Smith said three libraries were destroyed: the Long Beach Public Library as well as the Waveland and Purlington school libraries, both part of the Hancock County Library System in Bay Saint Louis. At the Harrison County Library System, Gulfport, the Gulfport facility is a shell, said Smith. Pascagoula Library, part of Jackson-George Regional Library System, Pascagoula, had its roof torn off.

In Texas, Harris County Public Library (HCPL) and Houston Public Library coordinated services for the 12,000 people relocated to the Astrodome. In Tennessee, Lillian Johnson, public relations officer for the Memphis Public Library and Information Center told LJ that a task force was established to help the thousands of evacuees who received visitors' cards for library service; PCs were set aside solely for filling out applications for FEMA aid.

Librarians looking for safety

At press time in the immediate aftermath of Katrina, much was unknown, but LJ was able to contact a few librarian evacuees. "I arrived in this country as a child refugee and a victim of the Vietnam War 30 years ago," Kim Uyen Tran, New Orleans Public Library (NOPL), Periodicals, Arts & Recreation Division head, said. "Jump to August 27, 2005, I'm an adult and again a refugee. Nothing could be more unstable and scary." Tran, her husband, and two cats made a slow trip north, ultimately settling in Harrisonburg, VA.

Caitlin Cooper of NOPL's Martin Luther King branch told LJ that she and her cats moved from shelter to shelter, being turned out because of plumbing problems. The trip to safety was fraught with gridlocked roads and downed power lines.

Academic displacement

Universities in New Orleans have already cancelled classes for the entire fall semester, and colleges and universities elsewhere accommodated displaced students and academics. Meanwhile, the cleanup on campus has begun - and Tulane University may have been spared Katrina's worst. On a message posted to Yale University's Liblicense-l electronic discussion list, Tulane dean of libraries Lance Query reported that he had received word that the main library at Tulane "seems to be okay," or at least has "only minimal damage." The library's offsite storage facility reportedly took on about a foot of water - bad news but far better than most of the city fared.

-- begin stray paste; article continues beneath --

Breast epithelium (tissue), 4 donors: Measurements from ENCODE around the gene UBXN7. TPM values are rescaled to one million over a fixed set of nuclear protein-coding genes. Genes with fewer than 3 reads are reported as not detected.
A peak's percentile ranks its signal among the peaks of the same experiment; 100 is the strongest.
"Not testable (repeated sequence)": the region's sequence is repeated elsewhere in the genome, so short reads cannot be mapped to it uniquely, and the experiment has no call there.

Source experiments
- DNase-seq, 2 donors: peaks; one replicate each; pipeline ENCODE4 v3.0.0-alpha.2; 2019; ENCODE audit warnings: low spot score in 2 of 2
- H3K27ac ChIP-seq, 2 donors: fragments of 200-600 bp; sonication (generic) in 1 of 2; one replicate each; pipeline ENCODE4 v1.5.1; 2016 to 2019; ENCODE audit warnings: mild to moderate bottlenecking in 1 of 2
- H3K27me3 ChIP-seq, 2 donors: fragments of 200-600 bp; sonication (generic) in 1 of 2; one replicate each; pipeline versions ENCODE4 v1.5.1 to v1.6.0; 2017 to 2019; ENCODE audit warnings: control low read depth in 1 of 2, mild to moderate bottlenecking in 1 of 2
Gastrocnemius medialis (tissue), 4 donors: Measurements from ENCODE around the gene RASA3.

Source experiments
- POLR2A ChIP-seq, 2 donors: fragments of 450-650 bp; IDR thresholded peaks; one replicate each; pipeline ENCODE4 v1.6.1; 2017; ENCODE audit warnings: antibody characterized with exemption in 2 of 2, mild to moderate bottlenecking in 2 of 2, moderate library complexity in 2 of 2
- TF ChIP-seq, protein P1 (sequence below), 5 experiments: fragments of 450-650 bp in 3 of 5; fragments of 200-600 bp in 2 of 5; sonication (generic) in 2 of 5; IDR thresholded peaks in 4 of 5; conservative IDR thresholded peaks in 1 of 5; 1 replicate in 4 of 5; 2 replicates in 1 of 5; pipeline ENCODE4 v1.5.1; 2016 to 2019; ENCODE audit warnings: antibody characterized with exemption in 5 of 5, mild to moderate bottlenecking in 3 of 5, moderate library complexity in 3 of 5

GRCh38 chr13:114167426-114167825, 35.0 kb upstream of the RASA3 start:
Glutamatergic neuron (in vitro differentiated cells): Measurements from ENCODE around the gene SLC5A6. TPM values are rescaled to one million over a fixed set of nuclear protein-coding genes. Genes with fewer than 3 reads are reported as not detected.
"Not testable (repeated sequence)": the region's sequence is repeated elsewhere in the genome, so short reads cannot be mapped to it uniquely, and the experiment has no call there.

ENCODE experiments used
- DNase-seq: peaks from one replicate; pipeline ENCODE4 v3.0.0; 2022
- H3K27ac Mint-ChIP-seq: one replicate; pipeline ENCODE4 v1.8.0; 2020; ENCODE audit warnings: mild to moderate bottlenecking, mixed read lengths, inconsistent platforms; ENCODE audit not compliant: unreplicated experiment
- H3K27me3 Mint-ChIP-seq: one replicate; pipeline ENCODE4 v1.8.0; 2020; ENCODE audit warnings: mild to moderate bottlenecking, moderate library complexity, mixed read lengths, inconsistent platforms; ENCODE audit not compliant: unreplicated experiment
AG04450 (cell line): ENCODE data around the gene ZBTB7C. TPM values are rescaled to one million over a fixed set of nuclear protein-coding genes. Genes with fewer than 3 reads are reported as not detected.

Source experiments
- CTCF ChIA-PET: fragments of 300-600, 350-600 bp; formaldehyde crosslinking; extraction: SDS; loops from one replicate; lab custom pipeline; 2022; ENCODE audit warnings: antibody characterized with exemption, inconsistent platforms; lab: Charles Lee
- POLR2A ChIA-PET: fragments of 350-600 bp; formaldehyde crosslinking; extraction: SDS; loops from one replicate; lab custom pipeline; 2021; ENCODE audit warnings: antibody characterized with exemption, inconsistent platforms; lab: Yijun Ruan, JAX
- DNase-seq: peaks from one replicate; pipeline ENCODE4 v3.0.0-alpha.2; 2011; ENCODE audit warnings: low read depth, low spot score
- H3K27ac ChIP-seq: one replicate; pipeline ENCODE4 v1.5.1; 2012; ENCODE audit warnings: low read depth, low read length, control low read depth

ALA annual a washout?

Amid sympathetic thoughts, some librarians naturally began wondering whether the next annual American Library Association (ALA) conference, scheduled for June 22 - 28, 2006 in New Orleans, may have to be relocated. ALA president Michael Gorman released a statement acknowledging that "ALA is monitoring the situation in New Orleans as it relates to planning for the ALA annual conference."

How to help

Those looking for ways to help can access an extensive list of links compiled by librarian Rochelle Hartman. Send checks to the Louisiana Library Foundation, PO Box 2583, Baton Rouge, LA 70821. A note can direct money to a specific library.

Additionally, Friends of Libraries USA (FOLUSA) is gearing up to collect books for those in shelters. In the past, said FOLUSA director Sally Reed, the organization required verification from any Friends group or library requesting assistance that it had suffered damage, but FOLUSA is waiving that requirement entirely for Katrina.